Ringworld - Larry Niven

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In the first blush of my love of science fiction, Ringworld's gently curving steel reflected beauty like a brightly burning star. The idea of harvesting space flotsam and jetsam, the material from planets, moons, and asteroids of multiple star systems, to make a ring one AU out from the center of a solar system is insane in scope, fascinating, and bold as hell. I was amazed, at first. But then I started to wonder about a land with nearly nothing where everything reflects a brutal sameness. Big and cool, the ringworld is an image of the sublime, but it reflects the fantasies of a relatively newly minted colonial power: America.

The boldness of the ringworld is that it unlocks so many possibilities. Ringworlding is engineering on a galactic scale. If a ringworld is possible, then what else? Can we move stars around? Can we create Cinderella planets? Consider the ringworld's theoretical upgrade, the Dyson sphere, a complete sphere around a star rather than a mere ring, a solution meant to make use of all the energy emitted by a star and a structure that would require planet harvesting on an order magnitudes more involved than building a ringworld.

Thinking big is fun, but thinking little is often more prosperous. I wonder, for example, why humans would ever need millions of more times the real estate of planet earth. I wonder about the unmanageability of all that energy we'd collect if we lived in a big, hulking Dyson sphere. After all, the earth is bathed in 5000 times the energy humans need. We don't use much of that. We don't even use the 1x amount of the energy we should be collecting from our star. No, we're ignoring our best resource, chained by the decisions of John D. Rockefeller and others who pushed non-renewable resources on us in trade for massive wealth and environmental fallout.


Unmanageability resonates as one of Ringworld's central themes. It turns out that the ringworld is all but abandoned. The place is a vast oasis of livable space made larger by its emptiness. Indeed, the ringworld is a Trump tower when all we needed was a three-bedroom bungalow. As you can see from the map below, the scale of the ringworld is ridiculously big.



The pointlessness of the ringworld's vastness is the point. Yes, the theme of Ringworld might best be summed up thus"Get everything, use nothing." The babelfish, a universal language translator, supports the same theme of emptiness as the ringworld. Who needs a universal translator when there's no one to talk to, nothing to translate?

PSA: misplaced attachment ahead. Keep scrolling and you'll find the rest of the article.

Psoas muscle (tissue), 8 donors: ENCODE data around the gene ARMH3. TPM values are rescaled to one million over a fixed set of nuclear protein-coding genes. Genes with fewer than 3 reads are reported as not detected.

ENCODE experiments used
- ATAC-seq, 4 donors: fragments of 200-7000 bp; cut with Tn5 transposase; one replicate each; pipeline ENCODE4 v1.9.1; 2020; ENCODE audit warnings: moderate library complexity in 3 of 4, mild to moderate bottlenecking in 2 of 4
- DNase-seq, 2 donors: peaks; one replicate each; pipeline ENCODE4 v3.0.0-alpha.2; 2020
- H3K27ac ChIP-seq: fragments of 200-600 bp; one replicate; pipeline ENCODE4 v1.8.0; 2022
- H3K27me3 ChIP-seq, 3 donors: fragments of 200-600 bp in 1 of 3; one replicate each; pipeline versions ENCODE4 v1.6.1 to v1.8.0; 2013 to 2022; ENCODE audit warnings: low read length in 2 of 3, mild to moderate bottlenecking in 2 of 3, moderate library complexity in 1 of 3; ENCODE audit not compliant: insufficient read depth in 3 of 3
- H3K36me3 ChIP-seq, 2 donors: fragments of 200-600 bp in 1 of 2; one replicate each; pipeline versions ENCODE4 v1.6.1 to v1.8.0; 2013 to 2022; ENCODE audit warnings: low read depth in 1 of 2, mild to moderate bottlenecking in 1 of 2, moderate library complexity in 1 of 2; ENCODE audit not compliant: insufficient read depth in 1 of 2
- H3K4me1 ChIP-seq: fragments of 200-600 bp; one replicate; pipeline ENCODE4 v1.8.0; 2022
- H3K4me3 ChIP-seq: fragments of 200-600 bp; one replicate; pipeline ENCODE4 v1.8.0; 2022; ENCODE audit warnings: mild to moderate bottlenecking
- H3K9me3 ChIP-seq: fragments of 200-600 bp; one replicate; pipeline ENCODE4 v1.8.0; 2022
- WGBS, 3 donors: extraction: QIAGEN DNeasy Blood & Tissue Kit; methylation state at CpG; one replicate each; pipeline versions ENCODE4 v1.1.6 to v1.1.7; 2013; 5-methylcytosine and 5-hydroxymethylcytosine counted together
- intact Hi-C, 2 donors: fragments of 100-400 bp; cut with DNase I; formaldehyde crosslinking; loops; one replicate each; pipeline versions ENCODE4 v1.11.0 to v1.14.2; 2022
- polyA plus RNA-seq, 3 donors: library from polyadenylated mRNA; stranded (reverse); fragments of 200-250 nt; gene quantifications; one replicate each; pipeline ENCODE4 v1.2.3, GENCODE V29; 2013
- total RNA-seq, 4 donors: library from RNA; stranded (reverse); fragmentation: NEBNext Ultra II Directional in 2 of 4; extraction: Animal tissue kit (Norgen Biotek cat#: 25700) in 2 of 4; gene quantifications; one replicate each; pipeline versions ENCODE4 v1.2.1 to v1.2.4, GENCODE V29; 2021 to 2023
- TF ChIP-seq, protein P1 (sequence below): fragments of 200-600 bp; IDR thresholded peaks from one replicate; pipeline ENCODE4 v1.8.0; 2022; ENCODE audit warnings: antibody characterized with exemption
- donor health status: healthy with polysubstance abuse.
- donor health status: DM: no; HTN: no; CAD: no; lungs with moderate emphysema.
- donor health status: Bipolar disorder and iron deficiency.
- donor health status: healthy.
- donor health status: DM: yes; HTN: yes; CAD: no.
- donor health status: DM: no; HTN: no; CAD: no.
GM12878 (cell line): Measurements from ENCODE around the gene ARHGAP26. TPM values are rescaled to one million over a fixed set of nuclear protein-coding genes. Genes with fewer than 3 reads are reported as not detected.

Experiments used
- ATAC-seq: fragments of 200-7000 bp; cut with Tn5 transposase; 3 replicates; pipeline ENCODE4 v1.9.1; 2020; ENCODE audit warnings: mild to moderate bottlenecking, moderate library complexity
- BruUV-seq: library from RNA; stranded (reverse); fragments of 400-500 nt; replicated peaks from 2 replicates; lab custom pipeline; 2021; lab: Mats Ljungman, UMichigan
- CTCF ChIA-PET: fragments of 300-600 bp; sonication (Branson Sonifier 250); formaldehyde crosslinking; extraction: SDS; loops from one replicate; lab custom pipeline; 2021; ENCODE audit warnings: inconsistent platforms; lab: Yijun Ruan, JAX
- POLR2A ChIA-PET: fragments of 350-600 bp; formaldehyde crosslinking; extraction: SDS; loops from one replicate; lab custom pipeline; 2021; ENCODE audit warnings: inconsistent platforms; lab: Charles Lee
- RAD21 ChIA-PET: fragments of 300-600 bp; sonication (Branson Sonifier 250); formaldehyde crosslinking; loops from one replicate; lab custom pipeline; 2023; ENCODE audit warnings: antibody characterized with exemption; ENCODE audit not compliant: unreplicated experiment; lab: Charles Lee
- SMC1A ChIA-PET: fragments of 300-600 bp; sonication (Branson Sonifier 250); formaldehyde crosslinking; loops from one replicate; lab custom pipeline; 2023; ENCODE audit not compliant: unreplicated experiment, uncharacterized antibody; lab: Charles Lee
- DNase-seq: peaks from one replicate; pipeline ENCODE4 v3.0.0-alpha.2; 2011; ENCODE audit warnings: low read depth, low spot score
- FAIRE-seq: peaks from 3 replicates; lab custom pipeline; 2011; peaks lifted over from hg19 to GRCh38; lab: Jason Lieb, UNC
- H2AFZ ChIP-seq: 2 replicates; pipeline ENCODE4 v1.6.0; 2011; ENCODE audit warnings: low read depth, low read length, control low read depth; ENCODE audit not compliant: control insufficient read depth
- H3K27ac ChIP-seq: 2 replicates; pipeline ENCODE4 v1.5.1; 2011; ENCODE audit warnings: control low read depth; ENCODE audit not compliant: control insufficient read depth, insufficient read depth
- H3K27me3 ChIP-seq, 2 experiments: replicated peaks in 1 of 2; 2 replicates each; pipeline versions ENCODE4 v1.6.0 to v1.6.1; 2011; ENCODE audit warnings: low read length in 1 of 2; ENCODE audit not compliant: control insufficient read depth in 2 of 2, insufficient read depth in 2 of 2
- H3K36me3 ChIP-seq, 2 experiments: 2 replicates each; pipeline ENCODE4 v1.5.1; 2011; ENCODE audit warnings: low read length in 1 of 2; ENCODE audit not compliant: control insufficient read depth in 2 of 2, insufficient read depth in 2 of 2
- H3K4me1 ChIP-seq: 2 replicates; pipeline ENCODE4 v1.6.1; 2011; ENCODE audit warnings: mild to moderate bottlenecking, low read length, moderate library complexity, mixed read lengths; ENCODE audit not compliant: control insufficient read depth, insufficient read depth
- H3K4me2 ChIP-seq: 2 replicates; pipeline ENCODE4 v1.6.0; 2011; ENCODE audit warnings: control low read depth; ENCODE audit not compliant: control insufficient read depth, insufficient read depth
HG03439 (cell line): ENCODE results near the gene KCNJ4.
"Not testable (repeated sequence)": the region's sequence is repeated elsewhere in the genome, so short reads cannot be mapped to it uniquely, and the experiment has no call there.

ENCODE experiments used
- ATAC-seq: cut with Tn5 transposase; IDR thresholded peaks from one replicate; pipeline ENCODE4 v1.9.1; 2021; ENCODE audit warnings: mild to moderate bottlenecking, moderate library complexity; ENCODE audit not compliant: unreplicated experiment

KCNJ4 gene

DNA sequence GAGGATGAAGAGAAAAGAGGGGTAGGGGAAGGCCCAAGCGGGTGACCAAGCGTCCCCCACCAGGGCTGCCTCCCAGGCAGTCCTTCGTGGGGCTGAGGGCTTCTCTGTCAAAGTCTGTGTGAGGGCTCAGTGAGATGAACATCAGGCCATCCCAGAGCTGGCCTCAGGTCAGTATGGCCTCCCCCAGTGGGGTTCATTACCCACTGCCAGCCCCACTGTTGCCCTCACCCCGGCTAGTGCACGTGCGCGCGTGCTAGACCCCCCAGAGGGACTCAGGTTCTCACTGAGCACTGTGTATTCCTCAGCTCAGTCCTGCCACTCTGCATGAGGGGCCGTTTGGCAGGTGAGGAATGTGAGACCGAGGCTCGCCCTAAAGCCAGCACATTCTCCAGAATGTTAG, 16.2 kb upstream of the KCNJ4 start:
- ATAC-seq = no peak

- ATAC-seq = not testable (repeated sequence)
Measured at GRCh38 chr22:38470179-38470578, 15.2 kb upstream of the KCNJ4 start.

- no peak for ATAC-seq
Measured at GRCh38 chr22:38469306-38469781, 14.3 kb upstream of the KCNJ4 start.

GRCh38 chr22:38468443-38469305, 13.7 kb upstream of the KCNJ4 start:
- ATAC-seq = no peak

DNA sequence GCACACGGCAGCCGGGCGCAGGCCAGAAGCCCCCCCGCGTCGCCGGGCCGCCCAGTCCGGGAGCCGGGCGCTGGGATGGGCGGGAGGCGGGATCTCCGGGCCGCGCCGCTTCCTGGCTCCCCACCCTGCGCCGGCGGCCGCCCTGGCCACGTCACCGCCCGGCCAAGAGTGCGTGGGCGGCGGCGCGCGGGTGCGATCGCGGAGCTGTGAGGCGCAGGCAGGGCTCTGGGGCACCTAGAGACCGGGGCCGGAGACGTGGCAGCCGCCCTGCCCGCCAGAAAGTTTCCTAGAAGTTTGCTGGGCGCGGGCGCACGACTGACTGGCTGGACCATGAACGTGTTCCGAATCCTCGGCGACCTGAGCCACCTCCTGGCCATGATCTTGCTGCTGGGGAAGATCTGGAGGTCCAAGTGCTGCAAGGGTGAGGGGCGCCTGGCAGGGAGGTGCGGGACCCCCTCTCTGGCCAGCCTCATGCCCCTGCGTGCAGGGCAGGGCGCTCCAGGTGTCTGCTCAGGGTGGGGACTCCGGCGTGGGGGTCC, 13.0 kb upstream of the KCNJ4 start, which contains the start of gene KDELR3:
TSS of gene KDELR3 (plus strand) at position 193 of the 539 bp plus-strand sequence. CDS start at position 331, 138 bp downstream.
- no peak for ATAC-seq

The point of writing a story with an explorable big dumb object that yields fields of nothing different than what came before is not a one-to-one comparison to any real place. America, for example, is not culturally homogenous nor does it go on forever. But the ringworld represents an American fantasy of an ever-expanding but completely homogenized Western frontier. The colonist's dream is to turn every country into the old country. As Louis and Teela explore the ringworld, they not only see more of the same geography in perpetuity, they are also prepared to hear their own tongue spoken to them through the babelfish. No territory is new territory; no culture can't be immediately understood and enculturated. Thinking in terms of Baudrillard, the map has become the territory. No matter which direction you head, you already know what's there--you've already experienced the far West because it's exactly like the East or wherever else.

Consider the massive homogenizing project of turning all the planets in one's own as well as nearby star systems into a ringworld. All the backwaters and all the lonely, unknown, holy places are crushed and repurposed for the ringworld's continuous sameness. The ringworld is sprawl. It is American highways. It is the suburbs.


Niven wrote this book during the Vietnam era, the age of making the world "safe for democracy." But the US has been trying to turn the Hanois and the Seouls of the world into Springfields for well over a century, beginning with the fin de si├Ęcle experiment in the Philippines. As a former colony of the British empire, we learned well how to play the colonization game. Similar to British schools in India, the US set up an schools in the Philippines with curriculum patterned after what was taught back home. If it wasn't at first clear that this education was indoctrination, the fact that the first teachers were soldiers should clears up any doubt. In practice, making the world safe for democracy is achieved by homogenizing culture, replacing regional customs, knowledge, and beliefs by reproducing American culture and American values. Our own world is ringed by American power.


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